Wales and Scotland meet in Llanelli as their Six Nations campaigns finally come to a conclusion on Saturday. Here, we assess some of the main talking points ahead of the game.
Take a bow Alun Wyn Jones
Much of the rugby world was not even looking when Alun Wyn Jones made his Wales debut on June 11, 2006. It came in the Patagonian outpost of Puerto Madryn nearly 7,500 miles from Cardiff, with a 20-year-old Jones filling an unfamiliar role as a blindside flanker. Over 14 years later and lock forward Jones has secured his place in rugby history, this colossus for Wales and the British Lions setting a new world record for Test appearances with his 149th cap.
Pivac under pressure
The days of Grand Slams, Six Nations titles and World Cup semi-final appearances under Warren Gatland have become a distant memory at the beginning of Wayne Pivac’s Wales tenure. The former New Zealand policeman has won only two of his six games in charge, against the Barbarians and Italy. Wales have conceded an alarming 15 tries in four successive defeats and Pivac needs a win to stop the grumblings turning into something louder.
The new Shane
Rookie flanker Shane Lewis-Hughes has plenty to live up to even before striding out to win his first cap. As well as sharing the same Christian name as Shane Williams, Wales’ record try scorer, head coach Pivac has compared the Cardiff Blues blindside’s work ethic to skipper Alun Wyn Jones. High praise, indeed, for a 23-year-old who was originally called into the squad as injury cover but now has the chance to shine on the Six Nations stage.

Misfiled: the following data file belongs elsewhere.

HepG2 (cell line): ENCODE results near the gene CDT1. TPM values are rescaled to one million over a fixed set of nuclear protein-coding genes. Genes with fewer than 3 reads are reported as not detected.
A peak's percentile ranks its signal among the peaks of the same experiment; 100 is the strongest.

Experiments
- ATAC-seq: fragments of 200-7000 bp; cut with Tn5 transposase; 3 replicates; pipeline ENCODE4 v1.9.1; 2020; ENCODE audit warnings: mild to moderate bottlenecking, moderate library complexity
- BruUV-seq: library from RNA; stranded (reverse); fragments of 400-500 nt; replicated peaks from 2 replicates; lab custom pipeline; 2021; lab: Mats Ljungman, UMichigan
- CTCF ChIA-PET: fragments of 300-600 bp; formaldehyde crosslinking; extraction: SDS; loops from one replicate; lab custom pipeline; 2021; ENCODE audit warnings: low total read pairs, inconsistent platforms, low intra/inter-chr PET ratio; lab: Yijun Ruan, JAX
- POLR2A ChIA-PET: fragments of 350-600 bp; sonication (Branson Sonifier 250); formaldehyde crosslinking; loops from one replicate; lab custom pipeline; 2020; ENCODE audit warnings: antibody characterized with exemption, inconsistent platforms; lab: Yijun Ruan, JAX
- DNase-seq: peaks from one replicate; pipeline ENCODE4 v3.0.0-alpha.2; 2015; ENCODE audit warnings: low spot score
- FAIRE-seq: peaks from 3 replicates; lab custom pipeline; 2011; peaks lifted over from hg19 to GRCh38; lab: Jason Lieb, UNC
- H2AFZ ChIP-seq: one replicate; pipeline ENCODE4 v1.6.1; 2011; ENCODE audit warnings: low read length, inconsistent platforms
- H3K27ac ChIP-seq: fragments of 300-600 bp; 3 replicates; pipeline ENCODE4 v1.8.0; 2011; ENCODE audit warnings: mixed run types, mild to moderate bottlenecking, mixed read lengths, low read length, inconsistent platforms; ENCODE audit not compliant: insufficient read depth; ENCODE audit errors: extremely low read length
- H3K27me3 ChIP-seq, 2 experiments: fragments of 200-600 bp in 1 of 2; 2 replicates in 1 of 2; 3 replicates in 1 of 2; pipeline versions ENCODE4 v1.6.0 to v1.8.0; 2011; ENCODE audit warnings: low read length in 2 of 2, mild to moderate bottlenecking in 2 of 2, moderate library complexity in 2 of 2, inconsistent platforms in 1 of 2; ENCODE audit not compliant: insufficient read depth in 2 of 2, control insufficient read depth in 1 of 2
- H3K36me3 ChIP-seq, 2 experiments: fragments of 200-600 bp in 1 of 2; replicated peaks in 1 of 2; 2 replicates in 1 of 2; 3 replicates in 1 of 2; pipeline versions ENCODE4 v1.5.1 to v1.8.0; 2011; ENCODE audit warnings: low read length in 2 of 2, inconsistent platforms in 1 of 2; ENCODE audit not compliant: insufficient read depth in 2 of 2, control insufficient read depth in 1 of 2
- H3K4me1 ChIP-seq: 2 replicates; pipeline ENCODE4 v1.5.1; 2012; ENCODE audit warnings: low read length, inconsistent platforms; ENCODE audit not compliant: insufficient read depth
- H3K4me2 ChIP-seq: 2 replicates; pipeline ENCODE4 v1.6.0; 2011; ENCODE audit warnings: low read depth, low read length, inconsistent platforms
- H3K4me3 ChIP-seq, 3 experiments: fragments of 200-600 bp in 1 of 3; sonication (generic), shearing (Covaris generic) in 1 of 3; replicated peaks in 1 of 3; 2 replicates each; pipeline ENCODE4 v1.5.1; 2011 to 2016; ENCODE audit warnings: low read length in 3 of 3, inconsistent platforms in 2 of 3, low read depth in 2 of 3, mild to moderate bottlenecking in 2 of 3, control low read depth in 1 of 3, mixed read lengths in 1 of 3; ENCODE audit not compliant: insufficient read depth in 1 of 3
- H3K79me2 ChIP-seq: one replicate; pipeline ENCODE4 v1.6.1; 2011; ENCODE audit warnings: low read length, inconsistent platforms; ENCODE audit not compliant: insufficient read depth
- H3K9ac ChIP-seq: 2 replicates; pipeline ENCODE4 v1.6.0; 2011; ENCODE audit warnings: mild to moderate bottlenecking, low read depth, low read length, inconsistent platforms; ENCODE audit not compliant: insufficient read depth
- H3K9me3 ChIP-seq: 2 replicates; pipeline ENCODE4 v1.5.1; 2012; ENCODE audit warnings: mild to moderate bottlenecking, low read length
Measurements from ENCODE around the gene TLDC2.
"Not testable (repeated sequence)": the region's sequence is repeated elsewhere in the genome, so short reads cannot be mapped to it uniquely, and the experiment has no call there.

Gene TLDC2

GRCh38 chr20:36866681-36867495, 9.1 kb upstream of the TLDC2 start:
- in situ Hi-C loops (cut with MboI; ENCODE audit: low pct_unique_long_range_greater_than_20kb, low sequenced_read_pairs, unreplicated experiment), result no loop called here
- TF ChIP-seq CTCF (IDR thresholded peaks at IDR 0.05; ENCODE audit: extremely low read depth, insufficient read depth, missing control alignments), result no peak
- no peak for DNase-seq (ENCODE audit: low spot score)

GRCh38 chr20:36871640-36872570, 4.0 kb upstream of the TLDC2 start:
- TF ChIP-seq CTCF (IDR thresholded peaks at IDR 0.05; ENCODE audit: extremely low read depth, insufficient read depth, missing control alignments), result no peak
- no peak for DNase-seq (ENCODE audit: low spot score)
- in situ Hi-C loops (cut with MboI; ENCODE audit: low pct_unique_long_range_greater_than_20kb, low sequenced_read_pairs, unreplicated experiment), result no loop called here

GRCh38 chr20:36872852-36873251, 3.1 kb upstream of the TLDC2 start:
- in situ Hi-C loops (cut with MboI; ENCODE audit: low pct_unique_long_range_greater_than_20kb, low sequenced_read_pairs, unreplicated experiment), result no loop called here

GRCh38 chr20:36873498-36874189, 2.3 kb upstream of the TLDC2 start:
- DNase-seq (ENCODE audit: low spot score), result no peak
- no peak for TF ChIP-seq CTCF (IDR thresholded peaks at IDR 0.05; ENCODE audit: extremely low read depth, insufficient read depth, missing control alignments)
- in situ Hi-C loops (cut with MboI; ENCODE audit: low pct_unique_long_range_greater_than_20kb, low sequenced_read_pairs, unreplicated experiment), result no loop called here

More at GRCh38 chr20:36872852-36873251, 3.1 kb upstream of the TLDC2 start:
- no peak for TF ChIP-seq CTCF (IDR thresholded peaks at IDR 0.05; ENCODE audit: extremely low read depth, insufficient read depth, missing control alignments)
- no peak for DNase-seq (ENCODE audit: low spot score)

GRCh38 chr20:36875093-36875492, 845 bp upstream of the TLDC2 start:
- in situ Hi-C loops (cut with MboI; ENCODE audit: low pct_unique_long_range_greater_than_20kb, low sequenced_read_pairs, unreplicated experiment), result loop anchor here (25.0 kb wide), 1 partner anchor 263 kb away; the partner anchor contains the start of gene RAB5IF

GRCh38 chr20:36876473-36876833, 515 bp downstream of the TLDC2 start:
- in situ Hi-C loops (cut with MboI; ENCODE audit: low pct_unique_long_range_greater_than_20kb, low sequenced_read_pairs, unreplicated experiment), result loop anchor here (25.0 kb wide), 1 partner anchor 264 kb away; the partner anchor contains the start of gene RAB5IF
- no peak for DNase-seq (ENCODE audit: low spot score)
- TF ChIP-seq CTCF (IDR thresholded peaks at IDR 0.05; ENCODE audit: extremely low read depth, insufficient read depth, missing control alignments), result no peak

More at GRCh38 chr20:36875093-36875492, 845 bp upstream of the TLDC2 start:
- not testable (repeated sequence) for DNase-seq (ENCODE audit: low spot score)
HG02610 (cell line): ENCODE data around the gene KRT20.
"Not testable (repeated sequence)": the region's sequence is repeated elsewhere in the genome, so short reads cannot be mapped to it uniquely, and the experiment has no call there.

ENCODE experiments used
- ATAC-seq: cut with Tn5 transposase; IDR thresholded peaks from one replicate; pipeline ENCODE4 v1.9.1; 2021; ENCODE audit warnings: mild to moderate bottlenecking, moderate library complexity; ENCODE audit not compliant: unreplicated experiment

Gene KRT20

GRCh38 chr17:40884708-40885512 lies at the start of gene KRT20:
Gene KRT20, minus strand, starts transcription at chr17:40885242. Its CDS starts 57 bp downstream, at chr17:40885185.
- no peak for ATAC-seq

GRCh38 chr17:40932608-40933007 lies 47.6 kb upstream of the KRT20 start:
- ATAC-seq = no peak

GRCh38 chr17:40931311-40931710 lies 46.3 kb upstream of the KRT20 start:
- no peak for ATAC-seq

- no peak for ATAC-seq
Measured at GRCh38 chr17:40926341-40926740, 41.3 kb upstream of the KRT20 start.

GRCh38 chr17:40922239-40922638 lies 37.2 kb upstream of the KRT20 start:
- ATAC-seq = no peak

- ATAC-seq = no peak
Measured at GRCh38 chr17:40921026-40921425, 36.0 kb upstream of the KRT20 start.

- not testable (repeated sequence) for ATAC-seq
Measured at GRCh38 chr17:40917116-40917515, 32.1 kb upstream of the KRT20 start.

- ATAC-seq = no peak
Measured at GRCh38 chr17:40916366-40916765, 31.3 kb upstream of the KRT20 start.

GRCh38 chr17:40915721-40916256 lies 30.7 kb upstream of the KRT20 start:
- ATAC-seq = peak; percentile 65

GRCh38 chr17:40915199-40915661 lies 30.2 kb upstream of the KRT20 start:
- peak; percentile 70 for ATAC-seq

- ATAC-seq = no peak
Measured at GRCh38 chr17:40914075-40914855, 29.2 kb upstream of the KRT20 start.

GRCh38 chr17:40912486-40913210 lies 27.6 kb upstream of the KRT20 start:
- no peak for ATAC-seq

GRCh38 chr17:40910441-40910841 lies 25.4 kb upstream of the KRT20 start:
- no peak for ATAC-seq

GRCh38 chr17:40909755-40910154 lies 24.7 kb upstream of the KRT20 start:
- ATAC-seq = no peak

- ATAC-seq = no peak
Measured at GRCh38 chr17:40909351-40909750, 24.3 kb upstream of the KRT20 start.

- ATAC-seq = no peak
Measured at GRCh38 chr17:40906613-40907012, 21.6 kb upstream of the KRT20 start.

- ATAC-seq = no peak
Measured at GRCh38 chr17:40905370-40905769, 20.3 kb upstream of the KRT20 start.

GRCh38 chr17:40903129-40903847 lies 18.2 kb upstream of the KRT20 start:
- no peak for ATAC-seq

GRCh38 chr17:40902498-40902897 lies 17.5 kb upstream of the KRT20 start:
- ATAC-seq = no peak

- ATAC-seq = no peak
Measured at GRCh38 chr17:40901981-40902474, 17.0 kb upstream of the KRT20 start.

Scotland have not won in Wales since 2002 when Sir Ian McGeechan’s side staged a late Cardiff show to triumph 27-22. But Scotland travel south with genuine optimism this time after building on Six Nations wins over Italy and France in the spring with a 48-7 Murrayfield thumping of Georgia last week. Captain Stuart Hogg and second-row forward Jonny Gray are also back after their double-winning exploits with Exeter to bolster Scotland.
Scotland are in a good place – and so too is the relationship between Finn Russell and Gregor Townsend. Racing 92 star Russell had not featured when the Six Nations was put on hold by the coronavirus crisis after breaching team discipline with a late-night drinking session ahead of their opener with Ireland. Russell then detailed the breakdown in his relationship with head coach Townsend in a newspaper interview. But the pair have patched up their differences and Russell, who came off the bench against Georgia to win his 50th cap, replaces Adam Hastings with a point to prove.